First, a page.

The world mourned Sunday night at the news of the passing of legendary singer, songwriter, actor, producer, artist, fashion icon, David Bowie. Forever a visionary, Bowie always innovated artistically, and it should be no surprise that he took the same forward-thinking approach to technology as he took to music.

Now, it should be pointed out that most of Bowie’s internet ventures were far from successful, but that was perhaps more a function of his being a decade or so ahead of the rest of us. For instance, Bowie was one of the first artists to make his music available via online download. In 1996, more than 375,000 fans downloaded tracks from davidbowie.com. To put that in perspective, less than 30 percent of households in the U.S. had internet access, there were only about 100,000 websites total on the World Wide Web, and the fastest download speeds available were between 28.8 Kbps to 33.6 Kbps (the 56.6 Kbps modem didn’t debut until 1997). That’s a lot of people spending a lot of (possibly metered) time online watching tiny status meters and waiting for Bowie to fill their hard drives.

A year later, Bowie had the wild idea to issue bonds against his future musical earnings. Bowie Bonds were like a traditional asset-backed security, but in this case, the assets in question were Bowie’s intellectual property — namely the rights to all songs Bowie recorded before 1990. With an average life of 10 years, the bonds paid a healthy 7.9 percent interest (U.S. Treasury notes were paying about 6.39 percent at the time). While it meant Bowie would have to forfeit royalties, for the next 10 years, it raised over $55 million dollars.

The Thin White Duke then rolled his Bowie Bond windfall into a new project: his own internet service provider. Debuting in North America and Great Britain in 1998, BowieNet was part dial-up ISP, part online fan-club, and part social media network. For $19.95 per month, BowieNet provided users with web access and all sorts of cutting-edge bells and whistles, such as a news ticker, sports scores, stock prices, weather updates, a personalized BowieNet email address, and a whopping 5MB of space in which they could create their own personalized homepage (for you youngsters out there, in 1998 having your own customizable homepage was pretty hot shit).

In addition, for a small fee, users could upgrade to a premium subscription that would give them access to chatrooms and message boards (on which the Duke himself would be popping in and out), premium software (like one of the internet’s first interactive, Flash-based mp3 players), and most importantly unprecedented access to Ziggy himself. The site would go on to feature archived RealPlayer videos of full-length concerts, exclusive tracks (on occasion even live studio recordings), regular chat sessions with the Duke and his celebrity friends, and even one of the internet’s first live-streamed recording sessions in 1999. BowieNet got out of the ISP game in 2006, but remained active as a social-network styled fan-site until 2012.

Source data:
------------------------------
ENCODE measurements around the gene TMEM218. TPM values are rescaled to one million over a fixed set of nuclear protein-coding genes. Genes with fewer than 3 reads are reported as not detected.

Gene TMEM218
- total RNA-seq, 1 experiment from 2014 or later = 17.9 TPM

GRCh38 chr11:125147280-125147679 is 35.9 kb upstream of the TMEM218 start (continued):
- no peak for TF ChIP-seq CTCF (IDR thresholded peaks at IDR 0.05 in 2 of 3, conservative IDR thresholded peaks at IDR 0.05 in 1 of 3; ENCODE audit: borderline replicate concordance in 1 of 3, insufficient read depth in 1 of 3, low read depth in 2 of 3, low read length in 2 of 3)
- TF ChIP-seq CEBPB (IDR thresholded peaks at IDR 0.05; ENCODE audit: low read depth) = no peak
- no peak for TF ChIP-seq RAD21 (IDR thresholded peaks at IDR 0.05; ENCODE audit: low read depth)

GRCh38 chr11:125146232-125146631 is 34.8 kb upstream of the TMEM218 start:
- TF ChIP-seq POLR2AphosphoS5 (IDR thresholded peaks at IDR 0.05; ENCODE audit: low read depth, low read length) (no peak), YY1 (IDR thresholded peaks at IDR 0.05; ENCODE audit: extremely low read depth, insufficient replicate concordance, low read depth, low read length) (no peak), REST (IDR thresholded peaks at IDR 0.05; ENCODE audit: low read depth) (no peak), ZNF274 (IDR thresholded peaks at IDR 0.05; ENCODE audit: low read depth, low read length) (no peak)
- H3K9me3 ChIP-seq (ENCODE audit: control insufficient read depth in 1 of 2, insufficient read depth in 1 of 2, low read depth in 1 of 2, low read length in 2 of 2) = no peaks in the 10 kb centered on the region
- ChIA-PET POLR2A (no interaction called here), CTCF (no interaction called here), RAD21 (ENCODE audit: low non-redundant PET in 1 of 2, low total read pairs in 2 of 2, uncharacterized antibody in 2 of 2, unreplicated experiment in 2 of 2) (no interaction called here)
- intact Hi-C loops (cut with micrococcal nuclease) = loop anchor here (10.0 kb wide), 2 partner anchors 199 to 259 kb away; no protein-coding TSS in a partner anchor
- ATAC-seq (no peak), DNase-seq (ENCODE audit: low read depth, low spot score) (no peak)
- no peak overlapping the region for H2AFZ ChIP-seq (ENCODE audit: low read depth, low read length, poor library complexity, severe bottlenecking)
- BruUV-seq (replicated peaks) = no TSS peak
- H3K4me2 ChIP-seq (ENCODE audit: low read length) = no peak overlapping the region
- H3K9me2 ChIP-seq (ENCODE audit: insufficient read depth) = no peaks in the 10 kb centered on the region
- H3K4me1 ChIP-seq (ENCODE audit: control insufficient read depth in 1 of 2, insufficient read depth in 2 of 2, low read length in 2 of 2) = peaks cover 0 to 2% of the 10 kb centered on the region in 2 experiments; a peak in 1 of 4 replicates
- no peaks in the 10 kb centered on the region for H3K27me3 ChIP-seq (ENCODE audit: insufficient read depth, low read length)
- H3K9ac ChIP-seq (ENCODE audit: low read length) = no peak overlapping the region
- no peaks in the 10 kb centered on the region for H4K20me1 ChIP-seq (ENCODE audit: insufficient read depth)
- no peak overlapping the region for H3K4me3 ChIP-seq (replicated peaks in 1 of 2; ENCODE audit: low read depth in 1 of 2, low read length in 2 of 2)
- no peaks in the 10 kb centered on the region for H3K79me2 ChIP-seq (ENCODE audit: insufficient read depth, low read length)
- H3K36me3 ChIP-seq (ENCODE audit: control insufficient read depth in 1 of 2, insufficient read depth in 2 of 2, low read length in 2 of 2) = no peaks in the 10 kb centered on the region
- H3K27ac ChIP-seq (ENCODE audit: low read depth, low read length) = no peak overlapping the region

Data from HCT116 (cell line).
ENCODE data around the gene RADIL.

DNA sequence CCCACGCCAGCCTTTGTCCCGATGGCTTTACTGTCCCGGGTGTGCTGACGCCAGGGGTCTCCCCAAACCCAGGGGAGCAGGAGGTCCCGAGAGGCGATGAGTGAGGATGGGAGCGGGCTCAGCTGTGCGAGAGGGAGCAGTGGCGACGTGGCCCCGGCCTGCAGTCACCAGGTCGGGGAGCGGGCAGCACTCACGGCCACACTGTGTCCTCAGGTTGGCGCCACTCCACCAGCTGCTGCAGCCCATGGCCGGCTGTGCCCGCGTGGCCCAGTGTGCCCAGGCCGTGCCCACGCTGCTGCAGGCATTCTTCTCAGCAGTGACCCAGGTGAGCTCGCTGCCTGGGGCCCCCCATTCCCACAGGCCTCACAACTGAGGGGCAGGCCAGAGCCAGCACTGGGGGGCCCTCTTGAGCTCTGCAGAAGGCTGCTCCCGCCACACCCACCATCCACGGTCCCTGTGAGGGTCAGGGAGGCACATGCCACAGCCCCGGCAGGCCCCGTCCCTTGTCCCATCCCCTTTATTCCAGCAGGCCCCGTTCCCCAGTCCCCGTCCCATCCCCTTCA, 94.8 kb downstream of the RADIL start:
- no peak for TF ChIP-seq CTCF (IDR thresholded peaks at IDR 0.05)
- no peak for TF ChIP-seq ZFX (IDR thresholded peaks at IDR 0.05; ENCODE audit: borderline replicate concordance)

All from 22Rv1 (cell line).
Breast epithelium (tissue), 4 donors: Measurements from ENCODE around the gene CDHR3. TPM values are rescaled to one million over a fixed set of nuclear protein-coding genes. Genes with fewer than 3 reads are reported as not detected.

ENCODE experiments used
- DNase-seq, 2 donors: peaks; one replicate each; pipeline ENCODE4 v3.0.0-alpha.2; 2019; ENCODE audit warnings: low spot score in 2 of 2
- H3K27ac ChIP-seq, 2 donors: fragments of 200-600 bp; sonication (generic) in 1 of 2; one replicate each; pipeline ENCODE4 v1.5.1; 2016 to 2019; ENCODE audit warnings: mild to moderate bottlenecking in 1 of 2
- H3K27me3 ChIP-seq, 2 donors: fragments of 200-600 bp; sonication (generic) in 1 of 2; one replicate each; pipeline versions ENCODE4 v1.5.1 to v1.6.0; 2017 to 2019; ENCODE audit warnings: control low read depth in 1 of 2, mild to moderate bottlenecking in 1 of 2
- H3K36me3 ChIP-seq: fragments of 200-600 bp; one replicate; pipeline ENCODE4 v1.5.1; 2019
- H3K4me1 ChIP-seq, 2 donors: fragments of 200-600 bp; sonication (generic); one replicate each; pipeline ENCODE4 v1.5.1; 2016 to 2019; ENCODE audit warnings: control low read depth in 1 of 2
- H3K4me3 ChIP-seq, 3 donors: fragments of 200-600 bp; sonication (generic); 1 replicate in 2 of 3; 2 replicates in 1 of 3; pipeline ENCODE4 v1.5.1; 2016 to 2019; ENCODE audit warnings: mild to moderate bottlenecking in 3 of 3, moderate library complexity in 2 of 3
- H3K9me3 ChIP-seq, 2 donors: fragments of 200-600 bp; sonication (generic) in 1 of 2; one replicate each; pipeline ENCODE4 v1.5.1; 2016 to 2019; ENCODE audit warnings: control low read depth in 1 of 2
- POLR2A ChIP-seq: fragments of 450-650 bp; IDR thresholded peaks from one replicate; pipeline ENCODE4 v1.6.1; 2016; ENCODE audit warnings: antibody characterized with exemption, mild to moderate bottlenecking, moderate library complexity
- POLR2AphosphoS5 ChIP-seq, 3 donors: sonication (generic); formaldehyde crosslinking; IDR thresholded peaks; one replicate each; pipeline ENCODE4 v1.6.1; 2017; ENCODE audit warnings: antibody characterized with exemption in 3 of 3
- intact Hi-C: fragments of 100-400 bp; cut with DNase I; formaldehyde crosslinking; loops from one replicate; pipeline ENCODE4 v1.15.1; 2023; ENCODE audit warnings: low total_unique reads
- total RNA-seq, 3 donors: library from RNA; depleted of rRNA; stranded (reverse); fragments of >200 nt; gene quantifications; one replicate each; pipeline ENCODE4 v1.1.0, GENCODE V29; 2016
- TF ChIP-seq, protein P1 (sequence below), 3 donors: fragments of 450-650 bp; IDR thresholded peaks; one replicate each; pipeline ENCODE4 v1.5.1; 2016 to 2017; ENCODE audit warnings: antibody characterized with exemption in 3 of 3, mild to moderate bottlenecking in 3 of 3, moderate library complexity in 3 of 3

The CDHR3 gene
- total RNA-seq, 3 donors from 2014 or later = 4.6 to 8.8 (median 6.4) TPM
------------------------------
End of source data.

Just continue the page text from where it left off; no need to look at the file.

Not satisfied merely competing with companies like NetZero and AOL, Bowie launched his very own Bowie-branded online bank in 1999. Indeed, you read that correctly: Signing up with BowieBanc got depositors their own Bowie-edition ATM cards and checks, and of course, a free year subscription to the BowieNet ISP as a thank you gift. While Bowie’s name and likeness were all over the user’s side, the bank itself was actually USABancshares.com, the new online branch of BankPhiladelphia. At the time, a rock-star themed online bank didn’t quite get the reception investors had in mind, but again, that may have just been the Duke being ever ahead of the curve.

By 2000, only 11 million people in the U.S. had ever even attempted to use online banking in any capacity. Keep in mind, BowieBanc debuted more than a decade before PayPal became the most trusted name in online payment processing, and a certain celebrity mogul made a fortune hawking less-than-secure online-based pre-paid Visa cards.

In 2000, Bowie sat down for a now legendary interview with BBC presenter Jeremy Paxman in which he made some pretty bold predictions for the future of the internet. He believed the internet would take power away from record labels and create a more interactive community between musicians and fans; that the internet would turn music into a more audience-centric art. And though the change the internet brought to music would ultimately tank music sales in the 2000s, and subsequently be responsible for downgrading Bowie Bonds to junk bond status (making Bowie’s $55 million advance seem all the more impressive and shrewd), he was very bullish on the future of the internet as a whole:

“I don’t even think we’ve seen the tip of the iceberg. I think the potential of what the internet is going to do to society, both good and bad, is unimaginable. I think we’re on the cusp of something exhilarating and terrifying … It’s going to crush our ideas about what mediums are all about.”

Rarely have we seen a more transcendent figure than David Bowie; he was bigger than any song he ever sung, any role he ever played, any picture he ever painted. As we spend the upcoming days and weeks saying farewell to the Thin White Duke, let’s salute his sage and prescient vision, not only for his art, but as rock ‘n’ roll’s preeminent internet futurist.